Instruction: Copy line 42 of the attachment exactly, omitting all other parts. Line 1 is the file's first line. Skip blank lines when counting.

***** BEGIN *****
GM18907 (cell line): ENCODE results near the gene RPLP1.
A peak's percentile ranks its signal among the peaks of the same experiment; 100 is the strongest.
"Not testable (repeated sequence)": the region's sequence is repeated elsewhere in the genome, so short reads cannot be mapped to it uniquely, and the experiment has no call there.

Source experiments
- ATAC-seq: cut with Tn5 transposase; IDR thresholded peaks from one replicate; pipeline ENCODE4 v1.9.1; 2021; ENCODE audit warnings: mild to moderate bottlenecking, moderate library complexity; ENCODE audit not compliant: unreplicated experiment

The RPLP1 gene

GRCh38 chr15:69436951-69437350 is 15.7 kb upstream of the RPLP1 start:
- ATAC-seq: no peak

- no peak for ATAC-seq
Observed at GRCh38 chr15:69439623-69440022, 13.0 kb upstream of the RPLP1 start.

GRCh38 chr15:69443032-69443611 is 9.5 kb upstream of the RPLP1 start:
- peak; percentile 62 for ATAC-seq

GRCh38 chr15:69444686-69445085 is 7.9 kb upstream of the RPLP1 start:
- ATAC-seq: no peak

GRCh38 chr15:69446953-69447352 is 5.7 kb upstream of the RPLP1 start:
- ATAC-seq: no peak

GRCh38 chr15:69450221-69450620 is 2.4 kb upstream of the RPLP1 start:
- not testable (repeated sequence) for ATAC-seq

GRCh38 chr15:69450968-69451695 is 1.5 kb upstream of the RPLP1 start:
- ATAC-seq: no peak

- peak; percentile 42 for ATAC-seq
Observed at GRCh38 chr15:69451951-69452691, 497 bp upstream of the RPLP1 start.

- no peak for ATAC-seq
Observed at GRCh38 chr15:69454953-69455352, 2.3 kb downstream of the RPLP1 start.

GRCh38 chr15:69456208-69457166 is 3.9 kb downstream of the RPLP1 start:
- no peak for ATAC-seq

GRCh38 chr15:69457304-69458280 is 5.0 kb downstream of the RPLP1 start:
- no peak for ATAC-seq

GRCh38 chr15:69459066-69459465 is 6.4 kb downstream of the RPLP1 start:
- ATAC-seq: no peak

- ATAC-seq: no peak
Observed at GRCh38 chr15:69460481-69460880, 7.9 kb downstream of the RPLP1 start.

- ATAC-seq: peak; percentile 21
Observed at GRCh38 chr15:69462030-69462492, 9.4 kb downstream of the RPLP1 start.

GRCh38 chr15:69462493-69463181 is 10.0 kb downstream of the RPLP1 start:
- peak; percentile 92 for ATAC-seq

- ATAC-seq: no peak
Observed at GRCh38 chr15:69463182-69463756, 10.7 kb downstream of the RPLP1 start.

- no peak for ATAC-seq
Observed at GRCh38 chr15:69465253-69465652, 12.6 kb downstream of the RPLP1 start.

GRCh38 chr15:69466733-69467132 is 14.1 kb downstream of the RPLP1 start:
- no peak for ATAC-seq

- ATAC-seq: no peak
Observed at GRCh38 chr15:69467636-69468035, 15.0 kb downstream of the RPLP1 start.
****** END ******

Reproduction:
- no peak for ATAC-seq